Skip to content

Regents Recap — June 2013: Where Do Systems Belong?

Here is another installment in my series reviewing the NY State Regents exams in mathematics.

Consider the following three questions from the June 2013 New York math Regents exams.

2013 June IA 30

2013 June G 13

2013 June A2T 12

From top to bottom, these questions appeared on the Integrated Algebra exam, the Geometry exam, and the Algebra 2 / Trig exam.

Solving systems of equations is a fundamental mathematical skill and should be a part of any math course.  But do these three questions really span 3-4 years of mathematical learning?

The first two are simply different representations of the same problem.  The third question involves a relation instead of a function, but it’s presentation as a multiple choice question sidesteps any additional algebraic or geometric complexity that dealing with a relation might entail.  Ironically I think the question from the earliest exam is the hardest of the three.

I’ve written about this curious treatment of systems of equations in analyzing other Regents exams.  This phenomenon comes to mind when politicians and administrators take credit for raising test scores, or trumpet gains in student growth from year-to-year.


  1. Agreed the Integrated Algebra problem is the hardest; the Algebra 2 problem could be solved by a middle schooler without knowing anything about hyperbolas. It certainly seems clear that, in your ongoing exposé of Regents’ many inconsistencies and redundancies, the committees that design each test don’t communicate with each other.

    We wonder what the future holds in store. Common Core first covers non-linear systems with one linear and one quadratic function in A-REI.7, so it seems that future Regents exams could test it in Grade 9, but PARCC may also test systems in Grade 11, since assessments should cover years 9-11.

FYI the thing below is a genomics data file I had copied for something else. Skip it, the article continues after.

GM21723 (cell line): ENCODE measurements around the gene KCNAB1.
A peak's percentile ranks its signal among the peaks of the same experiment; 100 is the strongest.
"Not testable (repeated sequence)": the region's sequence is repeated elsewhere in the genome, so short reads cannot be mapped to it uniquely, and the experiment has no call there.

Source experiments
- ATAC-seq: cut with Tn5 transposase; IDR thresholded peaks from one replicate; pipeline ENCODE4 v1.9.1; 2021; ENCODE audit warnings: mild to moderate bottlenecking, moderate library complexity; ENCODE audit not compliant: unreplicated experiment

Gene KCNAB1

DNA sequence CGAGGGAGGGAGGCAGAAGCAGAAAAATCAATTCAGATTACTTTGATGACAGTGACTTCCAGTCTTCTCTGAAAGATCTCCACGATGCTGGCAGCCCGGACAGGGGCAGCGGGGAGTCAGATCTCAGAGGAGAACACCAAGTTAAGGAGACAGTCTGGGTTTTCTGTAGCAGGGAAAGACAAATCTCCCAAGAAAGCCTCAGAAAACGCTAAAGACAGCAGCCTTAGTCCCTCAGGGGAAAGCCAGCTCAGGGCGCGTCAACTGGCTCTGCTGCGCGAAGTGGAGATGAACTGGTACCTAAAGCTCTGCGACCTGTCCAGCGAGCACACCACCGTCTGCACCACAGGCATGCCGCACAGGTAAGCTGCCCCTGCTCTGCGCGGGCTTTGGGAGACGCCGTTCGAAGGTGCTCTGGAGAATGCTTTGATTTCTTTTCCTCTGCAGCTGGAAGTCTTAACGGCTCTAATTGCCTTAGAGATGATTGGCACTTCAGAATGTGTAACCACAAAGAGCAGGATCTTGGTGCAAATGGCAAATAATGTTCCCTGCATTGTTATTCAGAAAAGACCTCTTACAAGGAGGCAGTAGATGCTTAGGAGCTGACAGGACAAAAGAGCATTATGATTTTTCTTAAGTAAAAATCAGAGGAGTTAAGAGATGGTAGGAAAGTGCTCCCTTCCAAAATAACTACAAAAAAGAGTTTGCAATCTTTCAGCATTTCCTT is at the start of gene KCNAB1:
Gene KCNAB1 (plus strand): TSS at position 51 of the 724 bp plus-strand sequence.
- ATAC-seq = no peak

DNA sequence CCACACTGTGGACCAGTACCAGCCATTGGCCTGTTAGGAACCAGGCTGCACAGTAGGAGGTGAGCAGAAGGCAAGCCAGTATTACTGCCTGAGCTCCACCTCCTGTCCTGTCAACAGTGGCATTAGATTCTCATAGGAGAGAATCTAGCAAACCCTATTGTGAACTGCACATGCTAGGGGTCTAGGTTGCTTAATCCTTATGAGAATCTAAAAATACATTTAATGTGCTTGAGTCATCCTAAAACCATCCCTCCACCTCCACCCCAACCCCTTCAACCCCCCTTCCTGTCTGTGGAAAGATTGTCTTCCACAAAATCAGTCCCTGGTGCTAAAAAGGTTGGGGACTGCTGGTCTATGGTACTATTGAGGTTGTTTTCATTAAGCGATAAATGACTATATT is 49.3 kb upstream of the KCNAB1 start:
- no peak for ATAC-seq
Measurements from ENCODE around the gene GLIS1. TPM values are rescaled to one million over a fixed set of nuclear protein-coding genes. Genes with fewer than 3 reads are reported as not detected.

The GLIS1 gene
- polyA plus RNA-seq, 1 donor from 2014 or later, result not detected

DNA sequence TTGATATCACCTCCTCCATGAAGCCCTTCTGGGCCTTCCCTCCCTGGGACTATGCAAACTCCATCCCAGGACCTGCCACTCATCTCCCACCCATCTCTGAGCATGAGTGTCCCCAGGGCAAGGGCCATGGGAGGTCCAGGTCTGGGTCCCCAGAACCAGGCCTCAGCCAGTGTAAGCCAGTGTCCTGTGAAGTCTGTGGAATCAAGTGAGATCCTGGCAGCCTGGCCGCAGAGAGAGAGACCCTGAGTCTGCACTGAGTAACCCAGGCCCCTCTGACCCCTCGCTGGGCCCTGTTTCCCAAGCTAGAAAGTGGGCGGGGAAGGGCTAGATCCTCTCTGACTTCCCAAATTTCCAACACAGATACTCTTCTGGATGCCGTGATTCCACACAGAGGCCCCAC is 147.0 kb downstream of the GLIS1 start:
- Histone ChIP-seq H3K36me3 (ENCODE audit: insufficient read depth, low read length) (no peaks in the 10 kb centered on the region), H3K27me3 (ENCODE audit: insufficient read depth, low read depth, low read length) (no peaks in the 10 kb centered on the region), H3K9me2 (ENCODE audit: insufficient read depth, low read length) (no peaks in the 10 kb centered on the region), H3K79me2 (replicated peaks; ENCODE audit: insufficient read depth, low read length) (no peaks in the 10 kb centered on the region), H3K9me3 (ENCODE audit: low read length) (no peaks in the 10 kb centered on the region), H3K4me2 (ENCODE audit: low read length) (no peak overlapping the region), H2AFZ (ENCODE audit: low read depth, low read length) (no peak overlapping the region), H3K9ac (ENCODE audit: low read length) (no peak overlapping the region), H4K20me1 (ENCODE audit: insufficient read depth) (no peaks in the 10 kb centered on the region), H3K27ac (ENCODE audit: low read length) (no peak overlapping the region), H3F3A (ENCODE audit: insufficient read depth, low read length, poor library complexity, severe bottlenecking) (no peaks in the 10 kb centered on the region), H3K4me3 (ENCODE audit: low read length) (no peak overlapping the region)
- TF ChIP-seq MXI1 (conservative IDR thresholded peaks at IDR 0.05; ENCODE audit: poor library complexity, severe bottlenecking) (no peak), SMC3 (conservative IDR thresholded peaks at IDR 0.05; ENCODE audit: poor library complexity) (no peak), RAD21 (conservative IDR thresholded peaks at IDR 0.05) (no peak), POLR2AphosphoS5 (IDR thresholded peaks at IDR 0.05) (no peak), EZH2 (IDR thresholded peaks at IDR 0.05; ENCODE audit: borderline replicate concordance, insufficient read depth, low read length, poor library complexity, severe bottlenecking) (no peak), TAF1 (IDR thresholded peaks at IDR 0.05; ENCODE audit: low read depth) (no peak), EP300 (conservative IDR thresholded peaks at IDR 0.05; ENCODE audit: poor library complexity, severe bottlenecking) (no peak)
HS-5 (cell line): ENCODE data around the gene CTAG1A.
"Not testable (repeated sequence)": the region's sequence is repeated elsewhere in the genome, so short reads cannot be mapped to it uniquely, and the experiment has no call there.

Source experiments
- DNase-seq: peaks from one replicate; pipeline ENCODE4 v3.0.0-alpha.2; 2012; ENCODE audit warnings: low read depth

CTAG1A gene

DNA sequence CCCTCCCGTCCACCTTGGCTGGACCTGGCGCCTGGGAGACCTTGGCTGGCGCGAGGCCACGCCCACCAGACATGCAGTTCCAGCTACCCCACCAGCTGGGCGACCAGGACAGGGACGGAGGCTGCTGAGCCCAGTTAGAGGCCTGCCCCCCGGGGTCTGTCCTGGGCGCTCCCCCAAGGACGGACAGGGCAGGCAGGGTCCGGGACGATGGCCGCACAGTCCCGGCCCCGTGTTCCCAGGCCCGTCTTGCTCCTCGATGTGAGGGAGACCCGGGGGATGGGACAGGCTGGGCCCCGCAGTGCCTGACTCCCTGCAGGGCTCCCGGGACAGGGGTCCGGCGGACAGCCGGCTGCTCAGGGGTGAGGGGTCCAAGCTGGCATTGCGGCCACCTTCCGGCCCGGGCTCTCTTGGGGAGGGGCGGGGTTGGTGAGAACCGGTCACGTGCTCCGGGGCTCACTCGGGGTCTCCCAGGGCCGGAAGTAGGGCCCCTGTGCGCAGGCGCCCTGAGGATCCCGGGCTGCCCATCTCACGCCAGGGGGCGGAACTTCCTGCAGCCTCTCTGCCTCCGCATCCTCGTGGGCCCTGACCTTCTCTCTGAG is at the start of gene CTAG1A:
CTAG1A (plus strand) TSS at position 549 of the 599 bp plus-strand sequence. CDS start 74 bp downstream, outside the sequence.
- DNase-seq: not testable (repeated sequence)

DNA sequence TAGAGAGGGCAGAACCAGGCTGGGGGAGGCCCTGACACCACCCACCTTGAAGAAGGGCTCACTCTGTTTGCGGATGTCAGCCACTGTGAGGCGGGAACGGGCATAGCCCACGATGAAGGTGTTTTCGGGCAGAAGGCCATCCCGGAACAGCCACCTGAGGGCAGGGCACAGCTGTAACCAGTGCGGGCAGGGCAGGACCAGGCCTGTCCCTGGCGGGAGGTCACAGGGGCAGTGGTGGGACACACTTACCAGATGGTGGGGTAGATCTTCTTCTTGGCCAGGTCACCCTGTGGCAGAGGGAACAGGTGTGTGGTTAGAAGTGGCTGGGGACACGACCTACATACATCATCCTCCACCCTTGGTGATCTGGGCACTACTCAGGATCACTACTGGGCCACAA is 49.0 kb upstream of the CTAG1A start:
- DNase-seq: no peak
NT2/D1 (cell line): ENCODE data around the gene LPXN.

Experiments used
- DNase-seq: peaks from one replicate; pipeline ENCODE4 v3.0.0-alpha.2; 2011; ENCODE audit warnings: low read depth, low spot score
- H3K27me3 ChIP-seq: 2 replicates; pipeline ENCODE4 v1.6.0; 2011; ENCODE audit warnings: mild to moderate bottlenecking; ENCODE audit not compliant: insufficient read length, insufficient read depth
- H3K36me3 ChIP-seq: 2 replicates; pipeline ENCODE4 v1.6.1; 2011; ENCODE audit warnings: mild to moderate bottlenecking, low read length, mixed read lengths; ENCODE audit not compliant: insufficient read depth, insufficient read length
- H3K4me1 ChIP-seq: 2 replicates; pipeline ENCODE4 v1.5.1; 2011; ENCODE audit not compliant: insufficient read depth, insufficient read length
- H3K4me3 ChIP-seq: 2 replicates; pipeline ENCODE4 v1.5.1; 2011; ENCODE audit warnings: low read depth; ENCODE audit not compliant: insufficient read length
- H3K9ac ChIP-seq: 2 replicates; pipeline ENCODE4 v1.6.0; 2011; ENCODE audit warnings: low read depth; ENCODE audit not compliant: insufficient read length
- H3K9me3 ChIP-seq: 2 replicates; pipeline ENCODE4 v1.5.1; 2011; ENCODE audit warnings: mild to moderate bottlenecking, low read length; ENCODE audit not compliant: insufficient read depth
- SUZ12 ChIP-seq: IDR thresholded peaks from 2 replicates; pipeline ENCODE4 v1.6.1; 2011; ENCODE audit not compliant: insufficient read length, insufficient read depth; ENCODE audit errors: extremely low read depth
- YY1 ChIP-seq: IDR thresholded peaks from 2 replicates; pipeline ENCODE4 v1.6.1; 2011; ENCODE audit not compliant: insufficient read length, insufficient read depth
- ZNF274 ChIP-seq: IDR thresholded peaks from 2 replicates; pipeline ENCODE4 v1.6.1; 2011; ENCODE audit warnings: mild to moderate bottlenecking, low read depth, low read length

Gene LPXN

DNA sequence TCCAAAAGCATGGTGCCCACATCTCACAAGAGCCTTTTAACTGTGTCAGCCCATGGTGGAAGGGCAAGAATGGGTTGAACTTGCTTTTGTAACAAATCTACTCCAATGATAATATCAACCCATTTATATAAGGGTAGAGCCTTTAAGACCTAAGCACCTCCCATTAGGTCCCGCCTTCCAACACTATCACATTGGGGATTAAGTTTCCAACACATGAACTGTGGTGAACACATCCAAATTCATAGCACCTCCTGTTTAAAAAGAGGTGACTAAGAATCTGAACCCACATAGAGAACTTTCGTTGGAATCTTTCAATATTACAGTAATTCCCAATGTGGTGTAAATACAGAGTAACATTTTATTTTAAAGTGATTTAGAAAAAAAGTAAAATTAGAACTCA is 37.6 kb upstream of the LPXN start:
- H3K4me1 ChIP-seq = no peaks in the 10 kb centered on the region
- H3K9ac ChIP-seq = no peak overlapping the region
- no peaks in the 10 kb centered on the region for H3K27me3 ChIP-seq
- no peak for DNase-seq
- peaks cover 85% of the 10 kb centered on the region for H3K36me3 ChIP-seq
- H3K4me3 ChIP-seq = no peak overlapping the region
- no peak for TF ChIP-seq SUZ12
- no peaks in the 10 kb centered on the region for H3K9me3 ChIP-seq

Another standard, F-IF.9, seems to revisit systems, but in an odd way, where one function could be already graphed; the other written as a table of values. That’s what PARCC attempts to align with in one of its officially released questions:


    As is our habit, we’ll plug a problem of the caliber we’d like students to be tackling:

  2. Are all the questions multiple choice? The third one is egregious, but I can think of a few plausible but wrong answers to the first one that the student can’t give, which might lead to them getting the right answer for the wrong reason. I’m sure you’ve discussed the badness of multiple choice before, anyway.

    It’s interesting that the third one only implies that the pairs are of the form (x,y), and not (y,x). I doubt any student would actually think it’s (y,x), but I also don’t think I’d write “(-6,-2)” as my solution instead of “x=-6, y=-2” unless I’d also drawn a graph.

    • MrHonner says:

      Each test has a multiple choice section and a free response section. Obviously these problems appeared in each test’s respective MC section.

      There are good multiple choice questions out there, but not on these exams.

Leave a Reply